In SAFe, we have a different word for Intuit’s innovation catalysts: Product Manager. Product Managers are absolutely essential to successful innovation, and the ones that will be most successful are the ones who are willing to go pain storm chasing. Back when my team and I would have jam sessions, we were brave enough to brainstorm solutions fearlessly, understanding that even the ones that didn’t seem feasible were still valid. But we were only able to do this because we spent time understanding the needs of the people we were solutioning for.

It was my job as a leader to allow my team to take the time to truly understand the customer’s pain, understanding that this journey might lead to some unexpected or even upsetting revelations. And after that, I had to ensure that the team felt safe enough to explore every idea until we found a solution that worked for all parties. I was able to do this because I knew that my team—and all teams, at their core—wanted to deliver value. It is inherent in human nature to want to remove pain from others.

Product Managers must motivate their teams to dig into the pain of the customer. They must push their teams to continue solutioning, even when things get tough. They also guide the customer through their own journey, helping them better understand their own pain points, which can result in an unshakable relationship built on trust.

It may be the case as I move onward in my journey that I only take interest in projects that begin with the pain storm. I’ve seen too many instances where we attempt to solve the problem before we understand the problem, or too many instances where the design team believes they know what the customer needs without that emotional exploration and customer connection. More often than not, this kind of design creates more pain points than it improves.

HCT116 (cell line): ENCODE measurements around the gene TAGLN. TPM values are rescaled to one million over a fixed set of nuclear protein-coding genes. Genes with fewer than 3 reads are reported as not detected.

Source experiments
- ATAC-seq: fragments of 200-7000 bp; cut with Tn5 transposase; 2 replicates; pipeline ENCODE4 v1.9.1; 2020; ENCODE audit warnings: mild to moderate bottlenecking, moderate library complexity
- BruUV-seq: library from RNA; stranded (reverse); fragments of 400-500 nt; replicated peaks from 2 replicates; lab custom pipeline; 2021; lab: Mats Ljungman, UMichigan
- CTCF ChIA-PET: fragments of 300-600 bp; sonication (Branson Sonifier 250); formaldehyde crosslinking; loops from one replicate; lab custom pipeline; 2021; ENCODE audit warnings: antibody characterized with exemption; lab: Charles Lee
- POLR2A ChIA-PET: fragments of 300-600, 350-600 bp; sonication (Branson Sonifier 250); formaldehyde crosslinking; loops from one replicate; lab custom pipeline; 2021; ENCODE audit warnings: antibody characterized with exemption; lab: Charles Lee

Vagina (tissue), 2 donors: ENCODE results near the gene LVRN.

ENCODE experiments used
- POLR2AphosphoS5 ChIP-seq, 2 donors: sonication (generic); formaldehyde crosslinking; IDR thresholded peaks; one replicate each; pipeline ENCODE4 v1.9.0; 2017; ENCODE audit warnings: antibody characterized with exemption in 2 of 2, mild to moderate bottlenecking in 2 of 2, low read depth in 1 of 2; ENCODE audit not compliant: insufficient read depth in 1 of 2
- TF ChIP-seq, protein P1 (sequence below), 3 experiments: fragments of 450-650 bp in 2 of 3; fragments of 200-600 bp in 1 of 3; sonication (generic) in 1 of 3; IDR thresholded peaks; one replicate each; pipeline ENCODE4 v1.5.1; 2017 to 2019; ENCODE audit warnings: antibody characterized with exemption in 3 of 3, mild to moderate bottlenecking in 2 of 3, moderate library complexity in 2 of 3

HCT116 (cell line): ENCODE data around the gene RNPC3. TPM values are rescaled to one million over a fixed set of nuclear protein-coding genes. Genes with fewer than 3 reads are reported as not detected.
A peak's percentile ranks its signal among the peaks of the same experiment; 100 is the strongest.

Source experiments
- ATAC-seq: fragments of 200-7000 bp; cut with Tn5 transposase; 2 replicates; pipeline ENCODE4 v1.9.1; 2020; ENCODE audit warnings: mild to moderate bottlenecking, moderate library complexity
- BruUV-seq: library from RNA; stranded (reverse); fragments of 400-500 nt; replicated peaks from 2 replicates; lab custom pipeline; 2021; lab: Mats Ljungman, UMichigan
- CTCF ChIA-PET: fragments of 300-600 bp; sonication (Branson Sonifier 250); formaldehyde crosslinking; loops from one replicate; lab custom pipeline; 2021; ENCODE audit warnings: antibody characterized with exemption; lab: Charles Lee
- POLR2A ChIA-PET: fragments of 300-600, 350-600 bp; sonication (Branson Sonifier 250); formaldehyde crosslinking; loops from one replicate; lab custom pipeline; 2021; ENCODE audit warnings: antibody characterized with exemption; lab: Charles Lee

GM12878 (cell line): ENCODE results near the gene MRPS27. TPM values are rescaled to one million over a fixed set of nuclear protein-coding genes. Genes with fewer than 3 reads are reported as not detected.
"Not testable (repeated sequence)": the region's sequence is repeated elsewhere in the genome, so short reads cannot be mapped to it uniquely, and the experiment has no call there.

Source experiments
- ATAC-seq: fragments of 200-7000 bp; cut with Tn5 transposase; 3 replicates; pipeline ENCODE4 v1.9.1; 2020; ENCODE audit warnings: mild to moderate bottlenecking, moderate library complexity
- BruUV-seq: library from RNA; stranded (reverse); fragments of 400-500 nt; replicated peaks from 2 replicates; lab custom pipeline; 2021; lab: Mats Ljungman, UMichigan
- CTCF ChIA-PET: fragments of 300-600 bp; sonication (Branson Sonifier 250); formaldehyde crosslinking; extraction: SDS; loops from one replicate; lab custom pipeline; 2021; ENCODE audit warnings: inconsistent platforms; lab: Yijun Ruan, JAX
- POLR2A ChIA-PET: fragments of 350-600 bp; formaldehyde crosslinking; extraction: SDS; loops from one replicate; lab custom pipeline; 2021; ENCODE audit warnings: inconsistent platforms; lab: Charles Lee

Design to Delight

Another article in the HBR 10 Must Reads on Design Thinking, Design for Action by Tim Brown and Roger L. Martin, described a case study that points back to the success of design thinking in the education environment. Education has always been a passion of mine, and I believe that in order to improve education, we must explore and emotionally connect with the needs of the student. This is my current focus. If you’re interested in learning more, you can check out the case study on the Peruvian school system that benefited from IDEO’s design thinking assistance here.

As the saying goes, build it and they will come. But I believe that we should build it with them while they’re are already here. 


Brown, Tim, and Roger Martin. “Design for Action.” Harvard Business Review, Sept. 2015,

“Colegios Innova Schools.” Colegios Innova Schools, 2017,

“Designing a School System from the Ground Up.” Www.Ideo.Com, 2014,

Harvard Business Review. HBR’s 10 Must Reads on Design Thinking. Harvard Business Review Press, Apr. 2020.

Martin, Roger. “The Innovation Catalysts.” Harvard Business Review, June 2011,

Scaled Agile. “Product and Solution Management.” Scaled Agile Framework, Scaled Agile, 26 Sept. 2019,